Dogs of War
Iron Blooded Orphans is the most dramatically effective entry in the Gundam series since 0080: War in the Pocket, a suspicion I’d felt while watching the series as it aired and one affirmed totally after watching Bang Zoom!’s dub of the first season over the last few weeks. Unlike many commentators have suggested, though, the series’ strengths are not attributable to its dark atmosphere or any decision to tackle heady and topical subjects. Other Gundam shows have done as much before, after all: despite tonal failings and late-season derailing, 00 Gundam was every bit as political as its successor, with sights trained on the dangerous ramifications of proxy wars fought by private military companies, religious fanaticism’s ability to spur conflict, and the consequences of neocolonialism in the Middle East; Gundam Wing was uncannily prescient in predicting the rise of drone warfare and its disastrous impact on how humans interpret warfare.
No, what lends Iron Blooded Orphans its particular power is not its frank depiction of the atrocities endured by child soldiers so much as director Tatsuyuki Nagi and screenwriter Mari Okada’s decision to structure their story as, primarily, a tragedy in the classical sense. While this, again, might sound like nothing new for the franchise created and often helmed by the infamous Yoshiyuki “Kill ‘Em all” Tomino, the truth is in all but 0080: War in the Pocket, even the bleakest of Gundam stories feels not so much tragic as juvenile, their mountain-high body counts attributable less to the author’s moral calculations than to a malicious streak indulged or a desire to disturb a bored audience.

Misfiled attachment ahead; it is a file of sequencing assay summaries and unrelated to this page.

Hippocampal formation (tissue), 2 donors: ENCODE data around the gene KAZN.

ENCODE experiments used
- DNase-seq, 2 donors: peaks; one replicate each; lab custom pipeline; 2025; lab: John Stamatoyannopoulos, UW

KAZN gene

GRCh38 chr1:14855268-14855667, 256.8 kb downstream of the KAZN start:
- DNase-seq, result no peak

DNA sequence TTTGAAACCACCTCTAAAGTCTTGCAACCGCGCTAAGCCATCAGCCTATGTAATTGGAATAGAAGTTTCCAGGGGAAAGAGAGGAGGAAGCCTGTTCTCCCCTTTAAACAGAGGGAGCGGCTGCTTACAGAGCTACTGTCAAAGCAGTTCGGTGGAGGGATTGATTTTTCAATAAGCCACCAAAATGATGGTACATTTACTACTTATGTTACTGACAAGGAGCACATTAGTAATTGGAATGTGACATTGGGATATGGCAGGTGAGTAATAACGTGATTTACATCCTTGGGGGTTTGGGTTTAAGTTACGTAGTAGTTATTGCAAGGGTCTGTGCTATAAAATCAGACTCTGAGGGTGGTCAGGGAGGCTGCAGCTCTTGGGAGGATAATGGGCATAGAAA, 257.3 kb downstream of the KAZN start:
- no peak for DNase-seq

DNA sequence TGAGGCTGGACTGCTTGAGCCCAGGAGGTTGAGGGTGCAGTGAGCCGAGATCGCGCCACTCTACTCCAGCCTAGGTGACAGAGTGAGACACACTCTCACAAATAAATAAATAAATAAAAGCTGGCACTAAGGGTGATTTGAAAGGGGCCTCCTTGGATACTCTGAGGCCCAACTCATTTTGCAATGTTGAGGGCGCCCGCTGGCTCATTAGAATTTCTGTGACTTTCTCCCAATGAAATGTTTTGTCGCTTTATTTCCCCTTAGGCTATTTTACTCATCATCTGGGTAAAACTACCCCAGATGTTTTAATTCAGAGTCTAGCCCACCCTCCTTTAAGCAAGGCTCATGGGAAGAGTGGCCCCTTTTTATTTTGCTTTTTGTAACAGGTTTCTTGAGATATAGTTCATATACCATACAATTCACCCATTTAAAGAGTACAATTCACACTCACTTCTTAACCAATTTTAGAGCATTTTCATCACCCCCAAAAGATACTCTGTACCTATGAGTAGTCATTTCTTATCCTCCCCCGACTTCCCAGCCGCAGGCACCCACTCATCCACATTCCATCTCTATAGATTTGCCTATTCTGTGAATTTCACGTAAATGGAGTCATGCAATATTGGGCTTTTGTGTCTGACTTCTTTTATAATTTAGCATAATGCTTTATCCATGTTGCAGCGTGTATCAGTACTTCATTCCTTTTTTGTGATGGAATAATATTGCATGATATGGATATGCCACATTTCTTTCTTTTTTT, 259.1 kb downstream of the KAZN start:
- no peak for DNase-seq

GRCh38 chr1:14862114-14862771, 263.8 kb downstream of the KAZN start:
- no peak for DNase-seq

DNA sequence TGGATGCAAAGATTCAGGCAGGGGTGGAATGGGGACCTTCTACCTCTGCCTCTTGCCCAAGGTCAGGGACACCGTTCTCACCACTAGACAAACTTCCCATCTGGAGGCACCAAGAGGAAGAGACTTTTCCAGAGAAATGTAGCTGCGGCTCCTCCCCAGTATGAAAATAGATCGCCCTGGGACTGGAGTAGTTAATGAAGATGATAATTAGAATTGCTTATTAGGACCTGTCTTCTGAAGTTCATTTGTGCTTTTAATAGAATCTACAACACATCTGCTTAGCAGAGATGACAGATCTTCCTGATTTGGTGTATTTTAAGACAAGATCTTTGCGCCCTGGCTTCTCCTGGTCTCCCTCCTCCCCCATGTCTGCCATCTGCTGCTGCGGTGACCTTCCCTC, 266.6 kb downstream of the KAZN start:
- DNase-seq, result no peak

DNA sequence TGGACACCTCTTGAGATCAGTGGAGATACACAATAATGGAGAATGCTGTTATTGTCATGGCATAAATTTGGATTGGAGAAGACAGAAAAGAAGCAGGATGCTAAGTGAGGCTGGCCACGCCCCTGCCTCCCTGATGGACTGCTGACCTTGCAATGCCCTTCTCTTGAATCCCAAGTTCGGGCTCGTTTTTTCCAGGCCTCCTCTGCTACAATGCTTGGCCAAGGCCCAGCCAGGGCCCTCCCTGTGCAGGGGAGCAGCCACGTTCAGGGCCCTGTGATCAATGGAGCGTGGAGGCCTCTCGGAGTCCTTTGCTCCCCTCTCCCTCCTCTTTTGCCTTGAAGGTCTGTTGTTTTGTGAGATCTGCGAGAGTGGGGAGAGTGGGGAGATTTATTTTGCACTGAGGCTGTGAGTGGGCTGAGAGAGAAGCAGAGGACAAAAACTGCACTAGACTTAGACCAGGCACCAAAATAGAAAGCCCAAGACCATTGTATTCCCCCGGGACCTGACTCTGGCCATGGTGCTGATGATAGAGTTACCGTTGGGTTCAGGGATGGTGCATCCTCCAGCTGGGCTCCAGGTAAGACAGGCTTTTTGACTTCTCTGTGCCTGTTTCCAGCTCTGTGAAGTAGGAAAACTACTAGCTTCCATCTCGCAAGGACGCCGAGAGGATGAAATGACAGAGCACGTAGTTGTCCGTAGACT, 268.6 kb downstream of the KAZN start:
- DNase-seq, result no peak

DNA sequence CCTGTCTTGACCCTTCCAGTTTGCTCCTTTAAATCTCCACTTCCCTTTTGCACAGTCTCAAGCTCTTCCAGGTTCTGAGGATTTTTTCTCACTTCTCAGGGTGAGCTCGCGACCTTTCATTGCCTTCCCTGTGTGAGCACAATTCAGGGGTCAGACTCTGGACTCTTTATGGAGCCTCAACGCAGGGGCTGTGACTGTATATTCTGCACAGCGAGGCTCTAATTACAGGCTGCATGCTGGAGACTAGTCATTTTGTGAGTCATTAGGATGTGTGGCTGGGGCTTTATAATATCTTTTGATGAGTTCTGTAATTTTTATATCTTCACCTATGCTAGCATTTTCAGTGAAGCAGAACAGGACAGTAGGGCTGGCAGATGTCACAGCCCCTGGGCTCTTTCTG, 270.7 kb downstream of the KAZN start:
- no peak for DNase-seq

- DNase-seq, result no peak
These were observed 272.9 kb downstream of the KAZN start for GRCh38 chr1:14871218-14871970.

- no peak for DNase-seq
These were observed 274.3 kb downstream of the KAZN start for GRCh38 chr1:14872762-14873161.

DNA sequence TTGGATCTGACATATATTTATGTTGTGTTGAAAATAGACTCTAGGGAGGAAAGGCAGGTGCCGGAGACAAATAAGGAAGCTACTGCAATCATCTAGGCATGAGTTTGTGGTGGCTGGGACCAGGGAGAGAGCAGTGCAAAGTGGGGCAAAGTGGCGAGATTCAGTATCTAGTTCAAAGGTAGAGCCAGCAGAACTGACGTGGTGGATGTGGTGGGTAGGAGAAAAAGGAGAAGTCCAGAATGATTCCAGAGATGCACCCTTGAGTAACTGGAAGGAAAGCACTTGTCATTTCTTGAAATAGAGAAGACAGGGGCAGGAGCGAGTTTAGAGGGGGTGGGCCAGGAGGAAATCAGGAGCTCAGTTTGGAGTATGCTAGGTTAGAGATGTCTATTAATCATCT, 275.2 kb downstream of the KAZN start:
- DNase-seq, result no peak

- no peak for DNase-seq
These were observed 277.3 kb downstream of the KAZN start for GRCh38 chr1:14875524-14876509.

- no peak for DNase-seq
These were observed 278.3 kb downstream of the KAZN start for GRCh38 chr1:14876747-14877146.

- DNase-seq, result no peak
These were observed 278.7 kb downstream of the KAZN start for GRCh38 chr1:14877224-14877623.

The real measure of a tragedy’s worth stems not from its brutality but from how inevitable its ending plays upon a second or a third experience, how dreadful and unwelcome the build to the finale’s carnage is and yet how utterly right the feeling that descends on the audience when the curtains close once again on those ruined dreams and undone heroes. Any creator with a sadistic temperament and hateful imagination can churn the stomachs and shock the sensibilities of even the most jaded through violent spectacle. It takes a hand more deft to write characters and situations that feel doomed not by authorial spite so much as by fatal flaws easily mistaken at first glance for the kind of grand and exciting attributes we associate with the greatest heroes, to turn what seemed cause for celebration into an occasion for cathartic tears.